OK, here is the deal.  It’s plain and simple, but sometimes forgotten.  Developers, engineers, and any scientific thinking person tend to reject outlandish marketing that overpromises.  Also, that same disgust and rejection is now directed towards “management speak”. How many sites, sales processes, and emails to prospects are still bathed in sports analogies, non sequitur solution selling, and ROI vagueness, It’s simple, in reality developers just want products to make their life easier.  Keep away from sensationalism and overstating the benefits of your product.  Keep it pragmatic, honest, direct, and understated.  Solicit both good and bad feedback.   This goes not only for marketing, but also for communication during the sales process.

Also, although you might think it is about closing, it is a sales person’s job to help discover issues.  As far as development tools go, all tools have issues.  All tools have problems.  Not sure if I should write this, but it is your job is get users to come to conclusion that your tool “sucks less”.  Even if you are lacking some features, if you are responsive and helpful, you can land a happy user.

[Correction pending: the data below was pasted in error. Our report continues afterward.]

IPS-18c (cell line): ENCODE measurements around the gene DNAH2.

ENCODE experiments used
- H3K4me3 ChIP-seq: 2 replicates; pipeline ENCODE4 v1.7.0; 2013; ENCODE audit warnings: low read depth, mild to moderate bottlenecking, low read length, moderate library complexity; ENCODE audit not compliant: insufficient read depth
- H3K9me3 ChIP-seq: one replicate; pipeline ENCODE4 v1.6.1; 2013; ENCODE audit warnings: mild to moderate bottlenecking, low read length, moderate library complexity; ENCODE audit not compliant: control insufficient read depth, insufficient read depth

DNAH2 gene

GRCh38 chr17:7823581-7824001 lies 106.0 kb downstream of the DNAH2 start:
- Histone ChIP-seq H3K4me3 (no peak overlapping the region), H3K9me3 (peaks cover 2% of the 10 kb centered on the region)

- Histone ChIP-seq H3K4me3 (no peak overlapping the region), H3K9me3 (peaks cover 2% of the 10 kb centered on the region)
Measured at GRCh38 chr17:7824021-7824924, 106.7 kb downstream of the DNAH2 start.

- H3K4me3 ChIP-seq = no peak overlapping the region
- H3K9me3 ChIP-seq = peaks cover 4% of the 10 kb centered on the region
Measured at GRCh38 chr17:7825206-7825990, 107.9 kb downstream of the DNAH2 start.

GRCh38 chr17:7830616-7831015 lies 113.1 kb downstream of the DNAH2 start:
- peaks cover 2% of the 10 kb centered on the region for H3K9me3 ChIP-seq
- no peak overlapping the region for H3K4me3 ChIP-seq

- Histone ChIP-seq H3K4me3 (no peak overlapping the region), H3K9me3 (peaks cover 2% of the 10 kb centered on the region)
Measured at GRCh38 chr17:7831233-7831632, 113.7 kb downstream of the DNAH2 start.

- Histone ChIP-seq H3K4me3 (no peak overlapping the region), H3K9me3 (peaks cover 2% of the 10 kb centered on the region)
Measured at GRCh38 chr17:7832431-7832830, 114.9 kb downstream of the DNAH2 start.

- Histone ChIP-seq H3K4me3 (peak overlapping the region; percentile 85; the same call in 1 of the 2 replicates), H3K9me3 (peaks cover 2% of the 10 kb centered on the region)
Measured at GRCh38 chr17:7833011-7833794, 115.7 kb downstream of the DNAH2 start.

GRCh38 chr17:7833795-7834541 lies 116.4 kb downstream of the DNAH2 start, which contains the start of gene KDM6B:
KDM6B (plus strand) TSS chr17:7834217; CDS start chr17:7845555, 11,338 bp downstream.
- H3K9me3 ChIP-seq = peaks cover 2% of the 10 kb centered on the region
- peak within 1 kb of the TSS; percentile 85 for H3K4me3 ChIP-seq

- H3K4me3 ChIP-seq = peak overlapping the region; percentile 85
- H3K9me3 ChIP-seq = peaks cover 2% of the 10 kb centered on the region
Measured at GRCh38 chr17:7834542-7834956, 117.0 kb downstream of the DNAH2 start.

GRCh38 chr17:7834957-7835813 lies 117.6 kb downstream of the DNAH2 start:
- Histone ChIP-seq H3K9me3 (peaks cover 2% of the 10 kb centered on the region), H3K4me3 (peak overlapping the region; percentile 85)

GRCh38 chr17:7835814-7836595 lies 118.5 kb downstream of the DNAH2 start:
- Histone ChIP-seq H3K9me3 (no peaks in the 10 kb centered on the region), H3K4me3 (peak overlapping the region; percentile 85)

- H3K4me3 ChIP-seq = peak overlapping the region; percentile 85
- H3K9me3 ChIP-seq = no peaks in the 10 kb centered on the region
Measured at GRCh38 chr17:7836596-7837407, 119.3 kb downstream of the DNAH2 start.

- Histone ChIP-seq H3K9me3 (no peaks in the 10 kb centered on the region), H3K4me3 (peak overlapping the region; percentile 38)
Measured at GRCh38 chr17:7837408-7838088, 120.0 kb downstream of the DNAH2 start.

Remove roadblocks

Make it as easy as possible for someone to get a look at your product.  As a general rule, remove roadblocks for trying your product.  If you can get the user experience in a web based sandbox without an install; do it.  If you have several registration pages with logins to get a build; remove it.  Make it as easy as possible for new users to get a look at the product and make it even easier to solicit feedback.  If you can solicit feedback from within the product; code it in, as it is much easier than soliciting an email response (if you capture email information).  You will have very little time to hold a prospective users attention, so make the most of the situation.

We get it.  You’re smart. We’re smart. Now about the order?